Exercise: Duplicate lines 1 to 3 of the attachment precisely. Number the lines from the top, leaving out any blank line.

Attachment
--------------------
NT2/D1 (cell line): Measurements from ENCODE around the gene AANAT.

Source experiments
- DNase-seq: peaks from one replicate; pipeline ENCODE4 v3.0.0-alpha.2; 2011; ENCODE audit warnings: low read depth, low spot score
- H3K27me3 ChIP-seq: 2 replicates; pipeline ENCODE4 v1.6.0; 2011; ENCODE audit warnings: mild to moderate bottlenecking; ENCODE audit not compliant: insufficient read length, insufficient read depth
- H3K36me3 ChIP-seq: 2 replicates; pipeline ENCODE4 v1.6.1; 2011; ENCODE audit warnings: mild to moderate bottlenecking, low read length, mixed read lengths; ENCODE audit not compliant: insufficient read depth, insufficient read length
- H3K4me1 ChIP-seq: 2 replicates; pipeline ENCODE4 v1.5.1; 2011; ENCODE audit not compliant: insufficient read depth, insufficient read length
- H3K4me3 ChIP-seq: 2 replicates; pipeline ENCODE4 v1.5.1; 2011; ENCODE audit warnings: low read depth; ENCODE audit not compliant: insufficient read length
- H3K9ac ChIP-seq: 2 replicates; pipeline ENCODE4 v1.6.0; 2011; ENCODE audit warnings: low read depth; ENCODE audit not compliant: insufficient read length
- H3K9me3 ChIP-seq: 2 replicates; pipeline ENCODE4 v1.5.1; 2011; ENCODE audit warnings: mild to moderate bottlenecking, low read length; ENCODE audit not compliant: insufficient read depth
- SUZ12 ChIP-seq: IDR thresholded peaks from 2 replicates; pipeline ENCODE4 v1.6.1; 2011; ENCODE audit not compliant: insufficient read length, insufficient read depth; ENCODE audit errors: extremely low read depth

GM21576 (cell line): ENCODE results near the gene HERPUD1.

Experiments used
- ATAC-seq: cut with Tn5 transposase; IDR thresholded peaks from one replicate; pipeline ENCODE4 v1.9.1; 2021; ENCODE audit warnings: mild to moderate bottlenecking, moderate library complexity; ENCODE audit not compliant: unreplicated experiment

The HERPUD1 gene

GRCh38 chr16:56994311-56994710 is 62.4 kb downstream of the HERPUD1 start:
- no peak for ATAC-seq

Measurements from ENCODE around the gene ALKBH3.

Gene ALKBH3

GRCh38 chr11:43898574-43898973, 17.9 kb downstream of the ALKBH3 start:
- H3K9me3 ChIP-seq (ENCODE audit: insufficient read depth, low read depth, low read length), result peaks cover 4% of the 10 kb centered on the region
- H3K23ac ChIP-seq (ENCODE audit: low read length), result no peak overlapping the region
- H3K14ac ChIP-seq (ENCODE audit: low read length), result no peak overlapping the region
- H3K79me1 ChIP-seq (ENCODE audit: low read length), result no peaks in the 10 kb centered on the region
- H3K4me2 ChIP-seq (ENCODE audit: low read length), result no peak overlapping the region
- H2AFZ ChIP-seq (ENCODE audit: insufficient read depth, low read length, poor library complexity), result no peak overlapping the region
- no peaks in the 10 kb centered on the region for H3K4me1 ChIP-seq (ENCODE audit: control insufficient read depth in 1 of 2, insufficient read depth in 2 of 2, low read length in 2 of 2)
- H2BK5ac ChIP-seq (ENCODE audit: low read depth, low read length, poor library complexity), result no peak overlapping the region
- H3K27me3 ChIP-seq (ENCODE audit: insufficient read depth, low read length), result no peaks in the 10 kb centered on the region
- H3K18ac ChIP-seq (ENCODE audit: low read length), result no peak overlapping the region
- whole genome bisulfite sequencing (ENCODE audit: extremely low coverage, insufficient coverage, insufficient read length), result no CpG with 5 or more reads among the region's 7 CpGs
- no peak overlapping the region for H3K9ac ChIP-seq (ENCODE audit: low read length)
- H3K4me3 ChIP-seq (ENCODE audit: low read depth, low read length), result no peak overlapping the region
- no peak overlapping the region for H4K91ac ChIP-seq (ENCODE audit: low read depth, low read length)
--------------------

NT2/D1 (cell line): Measurements from ENCODE around the gene AANAT.

Source experiments
- DNase-seq: peaks from one replicate; pipeline ENCODE4 v3.0.0-alpha.2; 2011; ENCODE audit warnings: low read depth, low spot score